Having given my honest opinion above I offer the following suggestions. If you have the time and live in an area where you can audition many different products you "may" get better sound for the money. Be advised though, that the search for the best listening one can find (and afford) leads down a long and difficult path. We often get caught up in deciding on this piece and then looking for another to compliment that one and so on. The Naim components are all a part of a system as are Linn and others. These "system" manufacturers do a pretty good job and sure make shopping shorter. I live in the boondocks of Idaho and don't even know anyone else with a turntable so the prospects of listening to quality sound reproduction outside my home are slim. If you are lucky enough to live in a large metropolitan area and have a group of friends with like interests you will be able to enjoy many combinations of equipment. Pay great attention to source components whether they be analog or digital and put a boatload of money there. Whenever you hear music reproduced that can captivate you for a long time with a variety of material take special note of the speakers you are listening to and their efficiency. The speakers and the source components will dictate the pre-amp and power-amp to a large extent. I believe that if you have a great source and the Naim gear is compatable with the speakers of your choice you won't go wrong. There is that magic combination of components out there and they fit right in your budget. The challenge is to find them. Good luck.
Lugnut, does Naim gear use 5 pin DIN's like some of the older Quad gear ? I sure hope not, as those are some of the worst connectors known to man. With all of the "hoopla" about "German Engineering", i can't believe that they found those things acceptable for ANY type of a low resistance connection. Sean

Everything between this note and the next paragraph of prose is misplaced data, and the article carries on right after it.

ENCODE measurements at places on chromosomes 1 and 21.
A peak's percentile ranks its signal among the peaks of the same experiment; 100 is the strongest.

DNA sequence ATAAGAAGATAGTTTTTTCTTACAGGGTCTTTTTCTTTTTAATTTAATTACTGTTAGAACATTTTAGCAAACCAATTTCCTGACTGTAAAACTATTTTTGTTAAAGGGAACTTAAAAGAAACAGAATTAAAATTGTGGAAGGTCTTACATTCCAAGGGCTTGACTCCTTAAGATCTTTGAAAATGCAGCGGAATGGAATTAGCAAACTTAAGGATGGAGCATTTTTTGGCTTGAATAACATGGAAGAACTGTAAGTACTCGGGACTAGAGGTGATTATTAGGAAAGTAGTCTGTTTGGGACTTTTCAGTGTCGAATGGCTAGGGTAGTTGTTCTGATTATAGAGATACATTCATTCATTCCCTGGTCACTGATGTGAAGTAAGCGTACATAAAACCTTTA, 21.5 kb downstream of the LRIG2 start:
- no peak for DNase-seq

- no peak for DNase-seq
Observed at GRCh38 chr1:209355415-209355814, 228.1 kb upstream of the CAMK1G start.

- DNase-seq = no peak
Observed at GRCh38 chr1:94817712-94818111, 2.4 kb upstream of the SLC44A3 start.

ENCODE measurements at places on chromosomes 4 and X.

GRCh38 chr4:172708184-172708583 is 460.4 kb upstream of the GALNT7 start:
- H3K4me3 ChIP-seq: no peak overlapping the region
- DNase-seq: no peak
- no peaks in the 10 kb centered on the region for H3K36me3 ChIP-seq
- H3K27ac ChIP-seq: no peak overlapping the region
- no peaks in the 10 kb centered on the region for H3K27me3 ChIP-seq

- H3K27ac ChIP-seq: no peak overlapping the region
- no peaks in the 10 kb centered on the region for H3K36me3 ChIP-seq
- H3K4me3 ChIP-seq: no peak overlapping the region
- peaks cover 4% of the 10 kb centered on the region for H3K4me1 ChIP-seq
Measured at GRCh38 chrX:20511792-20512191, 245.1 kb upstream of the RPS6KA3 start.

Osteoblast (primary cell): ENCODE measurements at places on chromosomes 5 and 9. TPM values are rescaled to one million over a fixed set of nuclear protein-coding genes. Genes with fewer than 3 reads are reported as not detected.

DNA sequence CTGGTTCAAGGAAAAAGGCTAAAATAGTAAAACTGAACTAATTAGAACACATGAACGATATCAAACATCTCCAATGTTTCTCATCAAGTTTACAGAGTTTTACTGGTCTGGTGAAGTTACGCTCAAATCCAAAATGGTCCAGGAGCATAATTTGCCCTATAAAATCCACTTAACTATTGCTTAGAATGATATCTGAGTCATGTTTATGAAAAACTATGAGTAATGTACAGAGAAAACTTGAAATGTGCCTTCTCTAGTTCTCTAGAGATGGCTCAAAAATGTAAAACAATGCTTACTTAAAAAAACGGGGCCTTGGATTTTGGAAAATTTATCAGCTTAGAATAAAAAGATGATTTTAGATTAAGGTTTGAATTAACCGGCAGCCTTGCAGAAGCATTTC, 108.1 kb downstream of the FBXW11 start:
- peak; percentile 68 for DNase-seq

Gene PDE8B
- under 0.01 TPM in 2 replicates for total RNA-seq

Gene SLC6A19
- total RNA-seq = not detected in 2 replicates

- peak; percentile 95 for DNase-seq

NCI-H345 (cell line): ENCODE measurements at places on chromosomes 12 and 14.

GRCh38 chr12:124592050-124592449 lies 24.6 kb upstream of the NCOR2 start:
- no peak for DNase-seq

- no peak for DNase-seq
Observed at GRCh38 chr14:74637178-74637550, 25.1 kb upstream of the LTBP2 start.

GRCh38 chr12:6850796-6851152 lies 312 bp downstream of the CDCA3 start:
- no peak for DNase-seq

Sean, My only experience is with my gear. The Hicap is the only piece that uses a 5 pin DIN. I certainly don't claim to be an expert with much in audio but I clearly remember auditioning a 42/Snaps/110 for a week and then the 42.5/Hicap/110 for a week. My ears told me to purchase the system I own. For what it's worth, I personally don't like the interconnects on the Naim pieces because it, 1) either forces you to buy other Naim gear, or 2) by integrating other manufacturers pieces one ends up buying interconnects that you forever question. I'm going to add one last comment which may NOT be worth noting because it's based on logic and not listening. British hifi in general is claimed by many to be overly bright and fatiguing. I believe that since my purchases predated the popularity of the digital source more care was taken in selecting the tt, arm and cartridge back then. The source is the key to enjoyment. This is not to say that folks don't pay particular attention to selecting source components today. They do...more than ever! The problems I found associated with listener fatigue was the CDP. Digital has come a long way and is quite nice now...not on a par with vinyl yet...but quite nice.
I recently ugraded all my electronics with non-Naim gear. If you recall my comment about living in the boondocks you will appreciate how difficult this decision was. I'm happy with the convience the new gear provides and it sounds very good. I am considering selling everything but my turntable and trying to court a friendship with some of the forum members, allowing their wisdom to do the selection for me. Albert Porter and yourself come to mind.